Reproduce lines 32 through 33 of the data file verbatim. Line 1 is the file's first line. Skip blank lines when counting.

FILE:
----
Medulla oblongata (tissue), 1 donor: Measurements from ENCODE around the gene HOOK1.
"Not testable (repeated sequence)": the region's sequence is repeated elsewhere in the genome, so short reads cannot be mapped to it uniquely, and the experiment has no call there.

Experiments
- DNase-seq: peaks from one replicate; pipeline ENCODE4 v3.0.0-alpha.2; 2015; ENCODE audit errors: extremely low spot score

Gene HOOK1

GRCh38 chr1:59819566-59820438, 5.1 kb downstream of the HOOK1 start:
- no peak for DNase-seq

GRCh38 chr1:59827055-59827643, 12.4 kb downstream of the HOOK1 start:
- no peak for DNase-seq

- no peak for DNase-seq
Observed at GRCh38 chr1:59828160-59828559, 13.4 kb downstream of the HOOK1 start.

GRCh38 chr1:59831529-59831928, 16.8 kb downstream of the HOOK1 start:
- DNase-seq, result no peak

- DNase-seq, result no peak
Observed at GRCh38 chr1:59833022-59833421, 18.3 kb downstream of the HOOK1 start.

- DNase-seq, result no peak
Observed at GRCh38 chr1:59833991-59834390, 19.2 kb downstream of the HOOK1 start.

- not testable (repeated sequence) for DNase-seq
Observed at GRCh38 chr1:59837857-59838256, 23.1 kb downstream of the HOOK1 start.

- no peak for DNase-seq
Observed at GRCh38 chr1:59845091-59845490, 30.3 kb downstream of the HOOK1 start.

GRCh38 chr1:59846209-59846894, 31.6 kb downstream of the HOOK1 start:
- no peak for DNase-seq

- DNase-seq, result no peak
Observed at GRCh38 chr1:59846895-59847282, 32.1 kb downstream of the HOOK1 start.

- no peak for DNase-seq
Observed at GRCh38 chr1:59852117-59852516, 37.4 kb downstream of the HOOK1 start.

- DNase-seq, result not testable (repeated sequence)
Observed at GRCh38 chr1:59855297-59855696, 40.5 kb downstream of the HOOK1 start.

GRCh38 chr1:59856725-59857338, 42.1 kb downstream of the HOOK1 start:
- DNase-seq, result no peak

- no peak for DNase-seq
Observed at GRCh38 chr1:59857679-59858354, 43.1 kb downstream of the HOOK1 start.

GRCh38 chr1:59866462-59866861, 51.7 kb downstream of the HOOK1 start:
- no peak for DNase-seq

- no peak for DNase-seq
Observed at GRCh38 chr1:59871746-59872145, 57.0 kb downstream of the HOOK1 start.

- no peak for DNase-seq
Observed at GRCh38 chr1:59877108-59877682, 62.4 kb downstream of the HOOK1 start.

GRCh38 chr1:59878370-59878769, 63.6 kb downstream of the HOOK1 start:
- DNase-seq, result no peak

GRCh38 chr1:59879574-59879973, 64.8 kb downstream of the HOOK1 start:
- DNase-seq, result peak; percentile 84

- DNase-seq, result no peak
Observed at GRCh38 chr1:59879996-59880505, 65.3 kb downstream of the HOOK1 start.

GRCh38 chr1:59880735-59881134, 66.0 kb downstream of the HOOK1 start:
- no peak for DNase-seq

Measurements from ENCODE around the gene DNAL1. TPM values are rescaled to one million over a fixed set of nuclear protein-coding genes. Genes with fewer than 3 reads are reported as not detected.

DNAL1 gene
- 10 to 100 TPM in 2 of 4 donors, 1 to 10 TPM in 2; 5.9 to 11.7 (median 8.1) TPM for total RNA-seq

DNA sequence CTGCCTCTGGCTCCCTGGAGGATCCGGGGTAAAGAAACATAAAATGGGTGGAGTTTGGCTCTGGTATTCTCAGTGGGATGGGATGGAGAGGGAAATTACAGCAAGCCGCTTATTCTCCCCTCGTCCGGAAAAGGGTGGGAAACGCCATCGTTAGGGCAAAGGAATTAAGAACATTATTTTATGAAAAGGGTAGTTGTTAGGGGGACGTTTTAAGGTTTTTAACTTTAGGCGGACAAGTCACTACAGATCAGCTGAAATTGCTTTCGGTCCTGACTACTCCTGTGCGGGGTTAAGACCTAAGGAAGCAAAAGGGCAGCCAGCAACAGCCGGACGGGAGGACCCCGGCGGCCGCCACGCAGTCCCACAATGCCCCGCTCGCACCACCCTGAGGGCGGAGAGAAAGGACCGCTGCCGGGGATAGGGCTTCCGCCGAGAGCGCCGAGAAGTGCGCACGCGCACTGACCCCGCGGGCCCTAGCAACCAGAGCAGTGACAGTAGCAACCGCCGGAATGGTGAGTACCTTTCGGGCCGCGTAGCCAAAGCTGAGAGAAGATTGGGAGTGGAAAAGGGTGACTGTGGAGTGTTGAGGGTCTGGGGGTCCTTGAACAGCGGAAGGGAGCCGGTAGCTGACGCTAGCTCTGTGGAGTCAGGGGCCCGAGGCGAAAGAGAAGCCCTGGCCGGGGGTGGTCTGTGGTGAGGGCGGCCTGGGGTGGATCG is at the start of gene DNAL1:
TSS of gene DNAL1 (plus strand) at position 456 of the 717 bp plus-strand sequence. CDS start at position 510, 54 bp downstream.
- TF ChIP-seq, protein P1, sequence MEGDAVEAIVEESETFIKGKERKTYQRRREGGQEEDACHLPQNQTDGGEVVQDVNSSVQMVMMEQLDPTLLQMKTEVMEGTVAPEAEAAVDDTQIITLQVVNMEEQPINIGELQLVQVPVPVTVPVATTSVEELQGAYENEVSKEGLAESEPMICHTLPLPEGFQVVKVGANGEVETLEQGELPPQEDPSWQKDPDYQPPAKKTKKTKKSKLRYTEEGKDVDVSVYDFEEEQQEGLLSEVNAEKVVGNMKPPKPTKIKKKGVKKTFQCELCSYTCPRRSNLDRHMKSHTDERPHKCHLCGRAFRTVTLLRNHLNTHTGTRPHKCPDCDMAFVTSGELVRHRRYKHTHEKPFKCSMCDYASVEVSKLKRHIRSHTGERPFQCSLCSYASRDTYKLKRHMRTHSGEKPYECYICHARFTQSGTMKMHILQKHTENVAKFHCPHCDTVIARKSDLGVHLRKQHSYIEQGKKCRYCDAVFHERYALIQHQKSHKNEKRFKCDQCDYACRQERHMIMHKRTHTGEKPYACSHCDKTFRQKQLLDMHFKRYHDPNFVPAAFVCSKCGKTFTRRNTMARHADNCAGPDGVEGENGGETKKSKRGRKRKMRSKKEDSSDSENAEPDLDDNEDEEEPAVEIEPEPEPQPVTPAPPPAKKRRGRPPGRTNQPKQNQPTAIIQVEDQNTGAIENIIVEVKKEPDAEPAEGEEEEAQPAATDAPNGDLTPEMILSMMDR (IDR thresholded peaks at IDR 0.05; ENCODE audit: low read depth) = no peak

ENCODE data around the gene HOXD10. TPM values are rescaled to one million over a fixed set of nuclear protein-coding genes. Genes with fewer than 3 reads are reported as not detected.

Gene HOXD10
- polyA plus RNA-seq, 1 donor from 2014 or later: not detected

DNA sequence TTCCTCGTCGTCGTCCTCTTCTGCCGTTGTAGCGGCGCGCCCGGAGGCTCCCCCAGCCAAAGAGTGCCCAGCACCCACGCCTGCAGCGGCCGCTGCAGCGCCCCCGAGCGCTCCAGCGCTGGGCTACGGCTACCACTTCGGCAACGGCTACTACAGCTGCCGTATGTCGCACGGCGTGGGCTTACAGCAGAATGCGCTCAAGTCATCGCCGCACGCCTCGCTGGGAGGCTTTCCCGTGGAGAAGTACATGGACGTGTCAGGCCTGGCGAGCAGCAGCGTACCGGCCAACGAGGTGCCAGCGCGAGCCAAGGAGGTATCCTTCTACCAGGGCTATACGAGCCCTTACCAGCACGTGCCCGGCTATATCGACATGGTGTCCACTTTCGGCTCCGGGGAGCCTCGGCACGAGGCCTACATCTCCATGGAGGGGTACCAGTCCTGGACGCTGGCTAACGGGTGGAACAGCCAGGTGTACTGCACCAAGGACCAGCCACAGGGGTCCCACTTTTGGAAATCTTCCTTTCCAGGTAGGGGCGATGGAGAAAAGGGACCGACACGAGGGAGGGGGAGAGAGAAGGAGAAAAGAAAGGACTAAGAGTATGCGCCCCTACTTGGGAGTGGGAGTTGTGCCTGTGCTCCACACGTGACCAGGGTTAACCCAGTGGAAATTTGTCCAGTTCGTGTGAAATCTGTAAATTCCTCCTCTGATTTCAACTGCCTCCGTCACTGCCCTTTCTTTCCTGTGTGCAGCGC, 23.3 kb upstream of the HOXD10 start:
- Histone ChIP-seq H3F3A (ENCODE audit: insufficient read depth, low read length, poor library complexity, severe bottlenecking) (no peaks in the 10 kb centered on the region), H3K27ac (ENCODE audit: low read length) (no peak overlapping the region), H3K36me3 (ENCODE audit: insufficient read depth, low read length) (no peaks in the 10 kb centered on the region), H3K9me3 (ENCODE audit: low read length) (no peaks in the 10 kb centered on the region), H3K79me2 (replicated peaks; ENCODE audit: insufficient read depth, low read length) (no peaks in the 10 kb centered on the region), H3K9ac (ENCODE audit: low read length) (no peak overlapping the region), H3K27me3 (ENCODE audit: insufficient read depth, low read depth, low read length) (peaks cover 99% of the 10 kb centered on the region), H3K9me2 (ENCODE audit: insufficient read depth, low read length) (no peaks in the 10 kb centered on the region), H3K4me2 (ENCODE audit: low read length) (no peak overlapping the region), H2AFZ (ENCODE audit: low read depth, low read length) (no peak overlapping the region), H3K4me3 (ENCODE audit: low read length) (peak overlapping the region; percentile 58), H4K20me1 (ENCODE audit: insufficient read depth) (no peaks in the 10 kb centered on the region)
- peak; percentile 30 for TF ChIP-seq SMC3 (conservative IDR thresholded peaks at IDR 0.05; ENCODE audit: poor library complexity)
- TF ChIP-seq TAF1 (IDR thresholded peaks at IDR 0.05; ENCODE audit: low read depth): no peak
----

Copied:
- no peak for DNase-seq
Observed at GRCh38 chr1:59857679-59858354, 43.1 kb downstream of the HOOK1 start.